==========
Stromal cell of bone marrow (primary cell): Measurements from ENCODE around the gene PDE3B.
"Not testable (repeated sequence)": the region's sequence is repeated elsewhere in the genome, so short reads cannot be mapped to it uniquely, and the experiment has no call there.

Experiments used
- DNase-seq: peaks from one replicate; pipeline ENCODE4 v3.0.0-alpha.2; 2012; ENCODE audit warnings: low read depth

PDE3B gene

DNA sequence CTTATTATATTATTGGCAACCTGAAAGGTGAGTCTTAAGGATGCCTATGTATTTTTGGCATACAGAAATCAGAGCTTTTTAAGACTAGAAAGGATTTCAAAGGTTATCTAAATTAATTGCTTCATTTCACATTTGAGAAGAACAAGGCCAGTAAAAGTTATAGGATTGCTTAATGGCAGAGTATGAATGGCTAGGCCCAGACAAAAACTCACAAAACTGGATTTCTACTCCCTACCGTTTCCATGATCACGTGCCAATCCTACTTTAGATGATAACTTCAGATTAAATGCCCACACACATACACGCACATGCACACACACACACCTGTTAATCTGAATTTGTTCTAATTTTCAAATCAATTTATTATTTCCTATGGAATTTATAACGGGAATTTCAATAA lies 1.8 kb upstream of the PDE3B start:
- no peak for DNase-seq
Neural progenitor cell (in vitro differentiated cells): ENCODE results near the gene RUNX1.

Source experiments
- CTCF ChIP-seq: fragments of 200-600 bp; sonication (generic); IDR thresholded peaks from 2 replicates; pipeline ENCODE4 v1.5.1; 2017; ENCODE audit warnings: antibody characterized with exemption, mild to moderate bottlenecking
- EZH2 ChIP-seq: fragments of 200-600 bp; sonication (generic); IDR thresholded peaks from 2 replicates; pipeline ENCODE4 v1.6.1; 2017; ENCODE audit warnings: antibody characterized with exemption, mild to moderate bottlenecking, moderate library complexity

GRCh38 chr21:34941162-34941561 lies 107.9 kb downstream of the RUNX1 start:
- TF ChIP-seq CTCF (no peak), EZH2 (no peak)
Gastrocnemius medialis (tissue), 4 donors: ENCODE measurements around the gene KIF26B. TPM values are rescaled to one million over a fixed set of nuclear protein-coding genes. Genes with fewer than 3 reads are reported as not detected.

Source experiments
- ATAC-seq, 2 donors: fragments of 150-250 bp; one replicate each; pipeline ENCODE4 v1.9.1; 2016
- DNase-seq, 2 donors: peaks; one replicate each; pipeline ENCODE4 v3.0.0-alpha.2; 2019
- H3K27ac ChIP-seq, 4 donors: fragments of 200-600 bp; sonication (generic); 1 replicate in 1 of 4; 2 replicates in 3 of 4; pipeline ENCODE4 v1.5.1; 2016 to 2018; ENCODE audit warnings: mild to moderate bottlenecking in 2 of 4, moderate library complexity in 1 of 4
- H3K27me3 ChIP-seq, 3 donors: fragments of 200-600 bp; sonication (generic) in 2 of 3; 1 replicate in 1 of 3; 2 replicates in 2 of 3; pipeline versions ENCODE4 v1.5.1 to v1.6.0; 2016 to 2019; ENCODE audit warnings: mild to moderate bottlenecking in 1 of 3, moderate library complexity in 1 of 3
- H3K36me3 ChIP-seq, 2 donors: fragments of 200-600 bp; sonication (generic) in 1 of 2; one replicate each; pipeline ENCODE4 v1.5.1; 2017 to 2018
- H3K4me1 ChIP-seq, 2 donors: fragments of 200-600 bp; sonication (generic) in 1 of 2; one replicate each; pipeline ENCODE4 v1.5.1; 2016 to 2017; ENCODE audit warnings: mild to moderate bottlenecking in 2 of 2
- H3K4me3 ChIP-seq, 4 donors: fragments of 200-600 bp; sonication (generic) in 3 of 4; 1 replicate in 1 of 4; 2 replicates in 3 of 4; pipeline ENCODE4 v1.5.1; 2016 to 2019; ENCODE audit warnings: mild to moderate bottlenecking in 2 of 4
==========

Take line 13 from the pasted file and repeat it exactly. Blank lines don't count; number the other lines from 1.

- TF ChIP-seq CTCF (no peak), EZH2 (no peak)